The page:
Smart Magnetic Stirrer Bar

Smart Magnetic Stirrer Bar

Author: ChemistryViews.org (Image credit: Dmitry Isakov)

Monitoring chemical reactions in real time usually involves external measuring devices with single functionalities, which add extra steps to the reaction setup and can cause contaminations. Wireless technologies such as Bluetooth and electronic systems-on-a-chip—which combine all necessary components on a single, small substrate—could simplify reaction monitoring and expand its possibilities.

Nikolay Cherkasov, Dmitry Isakov, and colleagues, University of Warwick, UK, have developed a smart magnetic stir bar (pictured) that can monitor the temperature, color, viscosity, and conductivity of a reaction mixture and transmit the data using Bluetooth. The team used a system-on-a-chip platform that includes a CPU and a Bluetooth transmitter and added a resistance thermometer, an ambient light sensor, an inertia sensor, and a conductivity sensor with two external copper-plated electrodes. The system is powered using either a coin cell battery or a small rechargeable Li-polymer battery.

The entire system has a length of about 5 cm and is enclosed either in a 3D-printed, translucent poly(methyl methacrylate) capsule (which can be opened to allow access to the electronics) or a sealed fluorinated ethylene propylene (FEP) pouch (which provides better chemical resistance). The collected data is transferred to a computer or smartphone with a Bluetooth receiver.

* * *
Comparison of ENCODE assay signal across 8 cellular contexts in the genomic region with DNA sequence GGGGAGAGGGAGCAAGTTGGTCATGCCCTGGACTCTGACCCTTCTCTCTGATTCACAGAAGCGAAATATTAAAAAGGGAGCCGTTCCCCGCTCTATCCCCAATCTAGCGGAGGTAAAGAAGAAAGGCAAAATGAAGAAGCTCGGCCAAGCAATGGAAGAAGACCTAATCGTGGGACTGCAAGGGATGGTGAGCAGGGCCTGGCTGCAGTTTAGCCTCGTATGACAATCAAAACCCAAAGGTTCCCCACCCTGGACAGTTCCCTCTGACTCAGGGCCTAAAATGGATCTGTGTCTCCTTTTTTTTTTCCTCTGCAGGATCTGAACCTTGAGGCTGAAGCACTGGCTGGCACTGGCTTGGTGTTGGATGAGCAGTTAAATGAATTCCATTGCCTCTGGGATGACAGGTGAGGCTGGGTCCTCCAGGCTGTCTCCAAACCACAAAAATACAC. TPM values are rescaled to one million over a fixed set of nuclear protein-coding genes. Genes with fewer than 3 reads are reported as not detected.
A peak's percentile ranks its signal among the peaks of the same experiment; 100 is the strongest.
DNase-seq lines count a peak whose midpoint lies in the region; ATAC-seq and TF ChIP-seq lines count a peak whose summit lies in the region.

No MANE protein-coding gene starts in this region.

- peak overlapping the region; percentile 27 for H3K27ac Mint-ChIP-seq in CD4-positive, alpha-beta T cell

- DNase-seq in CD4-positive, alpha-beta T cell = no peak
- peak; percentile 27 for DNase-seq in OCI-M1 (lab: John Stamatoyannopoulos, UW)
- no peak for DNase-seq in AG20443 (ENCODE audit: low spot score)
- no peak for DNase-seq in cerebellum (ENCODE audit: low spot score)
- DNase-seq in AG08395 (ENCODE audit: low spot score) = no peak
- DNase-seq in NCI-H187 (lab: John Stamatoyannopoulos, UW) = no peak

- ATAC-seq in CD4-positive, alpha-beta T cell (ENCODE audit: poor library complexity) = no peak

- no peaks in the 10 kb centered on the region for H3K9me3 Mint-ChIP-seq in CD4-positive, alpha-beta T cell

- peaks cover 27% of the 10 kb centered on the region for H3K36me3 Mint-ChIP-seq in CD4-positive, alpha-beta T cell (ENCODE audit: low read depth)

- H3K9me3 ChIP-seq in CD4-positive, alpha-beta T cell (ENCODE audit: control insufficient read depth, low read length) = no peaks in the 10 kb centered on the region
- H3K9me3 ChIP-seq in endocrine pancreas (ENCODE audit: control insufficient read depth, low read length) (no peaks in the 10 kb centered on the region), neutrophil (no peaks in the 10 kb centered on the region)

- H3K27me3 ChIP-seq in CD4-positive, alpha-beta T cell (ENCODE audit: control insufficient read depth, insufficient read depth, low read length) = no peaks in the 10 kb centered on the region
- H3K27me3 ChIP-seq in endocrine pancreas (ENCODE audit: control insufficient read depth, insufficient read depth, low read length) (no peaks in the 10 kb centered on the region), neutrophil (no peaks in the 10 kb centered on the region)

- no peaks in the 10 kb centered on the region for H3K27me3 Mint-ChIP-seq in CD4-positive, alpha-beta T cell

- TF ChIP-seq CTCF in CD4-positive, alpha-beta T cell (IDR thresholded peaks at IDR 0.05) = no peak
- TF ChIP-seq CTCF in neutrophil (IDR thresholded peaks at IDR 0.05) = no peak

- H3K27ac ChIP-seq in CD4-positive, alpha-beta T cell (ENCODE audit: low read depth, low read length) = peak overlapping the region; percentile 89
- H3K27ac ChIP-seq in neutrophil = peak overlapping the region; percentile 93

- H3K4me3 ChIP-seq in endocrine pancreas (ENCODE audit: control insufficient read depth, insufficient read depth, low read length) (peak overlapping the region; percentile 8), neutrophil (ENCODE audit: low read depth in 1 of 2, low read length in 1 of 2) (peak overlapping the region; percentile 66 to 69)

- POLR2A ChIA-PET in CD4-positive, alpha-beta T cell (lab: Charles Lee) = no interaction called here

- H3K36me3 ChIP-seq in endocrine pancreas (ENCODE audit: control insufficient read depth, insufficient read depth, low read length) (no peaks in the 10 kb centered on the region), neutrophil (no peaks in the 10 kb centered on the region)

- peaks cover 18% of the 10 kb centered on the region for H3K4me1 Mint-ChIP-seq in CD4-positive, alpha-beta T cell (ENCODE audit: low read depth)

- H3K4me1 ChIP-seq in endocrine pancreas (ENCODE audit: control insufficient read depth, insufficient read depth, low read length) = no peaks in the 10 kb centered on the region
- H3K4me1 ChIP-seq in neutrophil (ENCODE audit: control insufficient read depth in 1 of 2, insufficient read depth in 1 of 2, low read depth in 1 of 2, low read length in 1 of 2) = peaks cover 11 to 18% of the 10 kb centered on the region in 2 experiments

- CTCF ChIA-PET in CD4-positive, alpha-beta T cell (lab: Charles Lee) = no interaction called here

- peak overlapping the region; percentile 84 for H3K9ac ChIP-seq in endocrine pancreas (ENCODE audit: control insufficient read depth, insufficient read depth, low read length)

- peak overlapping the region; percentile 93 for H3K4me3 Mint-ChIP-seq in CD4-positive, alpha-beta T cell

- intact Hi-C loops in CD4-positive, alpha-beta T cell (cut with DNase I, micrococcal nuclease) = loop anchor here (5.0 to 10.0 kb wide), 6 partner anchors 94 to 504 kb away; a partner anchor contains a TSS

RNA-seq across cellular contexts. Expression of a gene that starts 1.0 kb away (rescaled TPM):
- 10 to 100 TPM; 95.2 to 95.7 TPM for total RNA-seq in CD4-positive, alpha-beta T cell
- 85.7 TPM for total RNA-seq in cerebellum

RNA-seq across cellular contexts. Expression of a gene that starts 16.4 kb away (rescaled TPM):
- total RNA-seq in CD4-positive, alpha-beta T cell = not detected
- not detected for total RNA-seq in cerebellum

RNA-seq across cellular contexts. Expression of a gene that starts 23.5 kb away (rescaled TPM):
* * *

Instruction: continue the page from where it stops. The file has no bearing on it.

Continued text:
The team used the stirrer to monitor, for example, an acid–base titration, where it could determine the endpoint. They also tested it in an oscillation reaction and found that the stirrer system has a fast response time and can be used for real-time monitoring. Qualitative viscosity measurements using the inertia sensor were also possible with careful calibration. Overall, the system is affordable and can be customized due to its modular nature. However, its operation is limited to a fairly narrow temperature range (about −40 to 85 °C) due to the electronics involved.


 

 

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